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[519] their shields, turn somersets, and yell in the face of their enemies, to frighten them, and then run away at the first sign of an engagement.

It puts the sailors and soldiers out of all patience with them, after the trouble they have had in getting here. Now and then the army have a little brush with their pickets; but that don't often happen. It is not the intention of these rebels to fight. The men are tired of the war, and many of their officers are anxious to go into cotton speculation. A large trade has been carried on between this and New-Orleans, the rebels receiving supplies for their cotton. There is a surprising abundance of every kind of food in this country, and no suffering among the people, except for luxuries. It would be folly to suppose they could all be starved out. The only way is to take possession of this rich region, hold it with a strong military and naval force, and enforce the laws.

There are some good Union men here, who have suffered much. I hope the day of their delivery has come.

General Smith has left a good force at the forts (and I left the Benton and Essex) to destroy them effectually, which will be some labor. We have seven or eight thousand troops in this city, and are expecting to hear soon of General Banks's arrival. He has been delayed by storms, which have made the roads heavy.

The force that left the forts with a party under General Polignac, from Harrisonburgh, have gone out to meet General Banks, who will soon dispose of them, and the chances are that, when all our cavalry now approaching with General Banks get after them, the rebels will be captured or scattered, not to unite again for some time.

I am, very respectfully, your obedient servant,

David D. Porter, Rear-Admiral. Hon. Gideon Welles, Secretary of the Navy, Washington, D. C.
P. S.--I beg leave to mention, as a proof of the rapidity with which this portion of General Sherman's command, under Brigadier-General A. J. Smith, did their work, they marched twenty-eight miles, starting at daylight; built a bridge which cost them over two hours hard work; had a sharp skirmishing and artillery attack of two hours, and had possession of the forts all intact before sunset.

It is one of the best military moves made this war.

I beg leave to inclose copy of Lieutenant Commanders S. L. Phelps's report.

Very respectfully, your obedient servant,

David D. Porter, Rear-Admiral.

Instructions from Admiral Porter to Lieutenant Commander S. L. Phelps.

flag-ship Black Hawk, U. S. Mississippi Squadron, Red River, March 12, 1864.
sir: You will proceed at once up the Red River with the vessels I will detail to follow you, and commence removing the obstructions in the river, while, in the mean time, I will take a tour into the Atchafalaya, and land the troops at Simmsport, for the purpose of reconnoitring, etc. If you remove the obstructions, move up within a short distance of Fort De Russy, but make no attack until I get up with the main force, though, if there is any force at De Russy, you can amuse them by feints until, the army get into their rear. Take every precaution against torpedoes, and protect your men against sharp-shooters.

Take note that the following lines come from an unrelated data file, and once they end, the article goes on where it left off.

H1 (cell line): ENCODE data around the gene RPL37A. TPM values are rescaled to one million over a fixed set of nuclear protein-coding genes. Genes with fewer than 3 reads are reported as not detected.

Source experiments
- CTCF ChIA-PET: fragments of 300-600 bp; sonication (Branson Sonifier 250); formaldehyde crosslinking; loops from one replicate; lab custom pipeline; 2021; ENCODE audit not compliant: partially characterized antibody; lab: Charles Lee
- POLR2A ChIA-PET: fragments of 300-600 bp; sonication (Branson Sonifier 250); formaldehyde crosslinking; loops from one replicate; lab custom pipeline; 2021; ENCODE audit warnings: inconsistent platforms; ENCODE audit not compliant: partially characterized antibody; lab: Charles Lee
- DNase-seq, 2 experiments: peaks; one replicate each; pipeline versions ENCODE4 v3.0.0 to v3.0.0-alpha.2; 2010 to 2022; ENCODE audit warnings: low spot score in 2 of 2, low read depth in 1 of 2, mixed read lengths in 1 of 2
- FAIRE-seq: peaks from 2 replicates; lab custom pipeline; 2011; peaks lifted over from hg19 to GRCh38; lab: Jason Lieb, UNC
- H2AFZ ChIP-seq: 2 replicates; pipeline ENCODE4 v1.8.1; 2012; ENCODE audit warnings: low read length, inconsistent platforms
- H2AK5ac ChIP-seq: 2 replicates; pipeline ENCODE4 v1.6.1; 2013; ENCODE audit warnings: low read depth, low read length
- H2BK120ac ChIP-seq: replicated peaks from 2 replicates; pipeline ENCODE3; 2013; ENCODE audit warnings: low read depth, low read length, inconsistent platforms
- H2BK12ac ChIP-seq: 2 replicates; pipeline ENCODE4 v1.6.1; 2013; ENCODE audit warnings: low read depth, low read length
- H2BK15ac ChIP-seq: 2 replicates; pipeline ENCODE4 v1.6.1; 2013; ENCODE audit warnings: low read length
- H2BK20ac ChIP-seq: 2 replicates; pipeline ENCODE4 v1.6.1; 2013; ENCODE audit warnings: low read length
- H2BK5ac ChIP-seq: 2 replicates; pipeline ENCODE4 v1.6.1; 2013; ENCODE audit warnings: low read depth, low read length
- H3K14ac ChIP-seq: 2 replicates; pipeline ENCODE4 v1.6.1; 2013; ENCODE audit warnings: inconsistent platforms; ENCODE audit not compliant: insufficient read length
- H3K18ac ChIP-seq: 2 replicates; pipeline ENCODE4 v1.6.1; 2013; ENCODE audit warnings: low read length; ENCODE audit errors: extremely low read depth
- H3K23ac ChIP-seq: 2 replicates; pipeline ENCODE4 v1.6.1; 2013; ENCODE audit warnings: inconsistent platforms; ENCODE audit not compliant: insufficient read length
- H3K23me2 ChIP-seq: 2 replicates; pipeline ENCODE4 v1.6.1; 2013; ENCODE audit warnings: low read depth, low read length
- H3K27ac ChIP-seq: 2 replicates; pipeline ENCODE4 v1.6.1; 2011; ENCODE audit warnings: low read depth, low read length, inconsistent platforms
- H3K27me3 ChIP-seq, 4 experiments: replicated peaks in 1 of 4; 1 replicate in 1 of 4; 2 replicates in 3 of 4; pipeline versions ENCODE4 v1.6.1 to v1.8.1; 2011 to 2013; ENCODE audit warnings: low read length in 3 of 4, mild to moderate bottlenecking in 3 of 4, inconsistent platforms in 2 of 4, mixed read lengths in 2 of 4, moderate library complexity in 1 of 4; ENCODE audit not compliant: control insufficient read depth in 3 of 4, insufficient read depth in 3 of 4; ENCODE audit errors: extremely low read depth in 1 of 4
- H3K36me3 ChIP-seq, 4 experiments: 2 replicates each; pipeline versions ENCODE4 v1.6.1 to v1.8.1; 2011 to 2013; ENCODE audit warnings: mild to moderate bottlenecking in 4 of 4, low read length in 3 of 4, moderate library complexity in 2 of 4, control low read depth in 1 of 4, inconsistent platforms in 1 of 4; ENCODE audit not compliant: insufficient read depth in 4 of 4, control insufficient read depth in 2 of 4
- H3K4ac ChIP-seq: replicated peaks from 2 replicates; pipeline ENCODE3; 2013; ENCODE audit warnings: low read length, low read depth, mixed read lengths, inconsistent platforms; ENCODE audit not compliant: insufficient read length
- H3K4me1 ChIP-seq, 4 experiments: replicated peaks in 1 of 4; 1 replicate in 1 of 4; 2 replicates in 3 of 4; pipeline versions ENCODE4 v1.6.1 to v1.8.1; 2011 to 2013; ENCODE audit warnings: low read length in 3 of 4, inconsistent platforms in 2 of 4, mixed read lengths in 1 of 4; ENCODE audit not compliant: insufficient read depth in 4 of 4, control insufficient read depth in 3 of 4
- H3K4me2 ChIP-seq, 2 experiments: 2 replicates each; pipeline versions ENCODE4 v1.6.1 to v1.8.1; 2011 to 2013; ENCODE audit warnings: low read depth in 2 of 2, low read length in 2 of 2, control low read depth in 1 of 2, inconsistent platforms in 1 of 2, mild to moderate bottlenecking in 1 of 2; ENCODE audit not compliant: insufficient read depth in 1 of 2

Very respectfully, your obedient. servant,

Report of Lieutenant Commander S. L. Phelps.

United States iron-clad ram Eastport, Alexandria, La., March 16, 1864.
sir: In obedience to your order of the twelfth instant, I proceeded up Red River; the La Fayette, Choctaw, Osage, Neosho, Ozark, Fort Hindman, and Cricket in company, meeting with no obstacle till we reached the obstructions eight miles below Fort De Russy, on the fourteenth instant. The great length and draught of the La Fayette and Choctaw rendered it difficult for them to navigate this narrow and crooked river, and our progress was slow. Near the head of the Rappions were works for light artillery, commanding a difficult turn in the river, which had been recently abandoned.

The obstructions consisted of piles driven across the river, supported by a second tier of shorter ones, on which rested braces and ties from the upper ones. Immediately below these is a raft of timber, well secured across the river, and made of logs which do not float. Finally, a forest of trees had been cut and floated down upon the piles from above. The river had broken through these obstructions, and had partially undermined the rifle-pits on the right bank. The Fort Hindman removed a portion of the raft, when I ran this vessel up, and, by both pulling and ramming, broke out the piles and framework still obstructing the passage of vessels. This work consumed nearly the entire day. The Osage, Fort Hindman, and Cricket followed me through, and we hastened up to the Fort.

For a short time there had been rapid artillery firing, which ceased as we came in sight of the works, then about sunset, except three shots fired by the rebels from a gun in an angle of the water-battery. We could see the enemy using musketry from the parapets of the rear works, but could see nothing of the attacking force. An officer from General Smith had reached the vessel, notifying me of the approach of his force, but with no advice as to time or plan of attack.

The line of fire of the gunboats would have passed directly to the rear of the works, injuring our own people more than the enemy in his works. I fired a short-fuzed shell at an elevation as a signal gun, and then ventured one onehundred pounder rifle-shell at the water-battery, which shell burst over it, and the enemy ran from it. A few moments after this, a white flag was displayed from the rear works, some six hundred

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